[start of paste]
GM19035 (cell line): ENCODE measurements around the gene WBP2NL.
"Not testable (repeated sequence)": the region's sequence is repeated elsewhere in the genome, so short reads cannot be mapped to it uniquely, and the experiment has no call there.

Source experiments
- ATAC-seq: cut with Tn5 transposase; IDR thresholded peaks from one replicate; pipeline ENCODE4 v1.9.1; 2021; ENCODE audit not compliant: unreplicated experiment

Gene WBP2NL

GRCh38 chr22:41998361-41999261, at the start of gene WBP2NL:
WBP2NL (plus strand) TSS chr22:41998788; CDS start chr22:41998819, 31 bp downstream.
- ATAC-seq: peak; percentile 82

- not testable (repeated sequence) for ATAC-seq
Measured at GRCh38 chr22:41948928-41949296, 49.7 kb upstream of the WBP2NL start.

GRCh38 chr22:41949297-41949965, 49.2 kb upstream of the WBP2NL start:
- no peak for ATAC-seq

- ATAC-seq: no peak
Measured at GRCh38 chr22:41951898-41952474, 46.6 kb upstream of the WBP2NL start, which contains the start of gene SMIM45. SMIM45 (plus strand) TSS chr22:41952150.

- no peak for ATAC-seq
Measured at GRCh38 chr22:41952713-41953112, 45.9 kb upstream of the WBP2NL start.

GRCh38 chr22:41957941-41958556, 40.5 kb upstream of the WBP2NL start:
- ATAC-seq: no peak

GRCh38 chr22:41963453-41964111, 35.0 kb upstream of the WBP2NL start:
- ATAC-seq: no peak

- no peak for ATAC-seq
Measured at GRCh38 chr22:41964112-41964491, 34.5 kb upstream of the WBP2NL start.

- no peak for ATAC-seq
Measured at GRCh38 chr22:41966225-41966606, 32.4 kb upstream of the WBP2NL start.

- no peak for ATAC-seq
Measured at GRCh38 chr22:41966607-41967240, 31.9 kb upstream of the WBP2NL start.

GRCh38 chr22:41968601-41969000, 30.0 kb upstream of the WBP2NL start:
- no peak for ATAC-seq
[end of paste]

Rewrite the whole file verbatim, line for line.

GM19035 (cell line): ENCODE measurements around the gene WBP2NL.
"Not testable (repeated sequence)": the region's sequence is repeated elsewhere in the genome, so short reads cannot be mapped to it uniquely, and the experiment has no call there.

Source experiments
- ATAC-seq: cut with Tn5 transposase; IDR thresholded peaks from one replicate; pipeline ENCODE4 v1.9.1; 2021; ENCODE audit not compliant: unreplicated experiment

Gene WBP2NL

GRCh38 chr22:41998361-41999261, at the start of gene WBP2NL:
WBP2NL (plus strand) TSS chr22:41998788; CDS start chr22:41998819, 31 bp downstream.
- ATAC-seq: peak; percentile 82

- not testable (repeated sequence) for ATAC-seq
Measured at GRCh38 chr22:41948928-41949296, 49.7 kb upstream of the WBP2NL start.

GRCh38 chr22:41949297-41949965, 49.2 kb upstream of the WBP2NL start:
- no peak for ATAC-seq

- ATAC-seq: no peak
Measured at GRCh38 chr22:41951898-41952474, 46.6 kb upstream of the WBP2NL start, which contains the start of gene SMIM45. SMIM45 (plus strand) TSS chr22:41952150.

- no peak for ATAC-seq
Measured at GRCh38 chr22:41952713-41953112, 45.9 kb upstream of the WBP2NL start.

GRCh38 chr22:41957941-41958556, 40.5 kb upstream of the WBP2NL start:
- ATAC-seq: no peak

GRCh38 chr22:41963453-41964111, 35.0 kb upstream of the WBP2NL start:
- ATAC-seq: no peak

- no peak for ATAC-seq
Measured at GRCh38 chr22:41964112-41964491, 34.5 kb upstream of the WBP2NL start.

- no peak for ATAC-seq
Measured at GRCh38 chr22:41966225-41966606, 32.4 kb upstream of the WBP2NL start.

- no peak for ATAC-seq
Measured at GRCh38 chr22:41966607-41967240, 31.9 kb upstream of the WBP2NL start.

GRCh38 chr22:41968601-41969000, 30.0 kb upstream of the WBP2NL start:
- no peak for ATAC-seq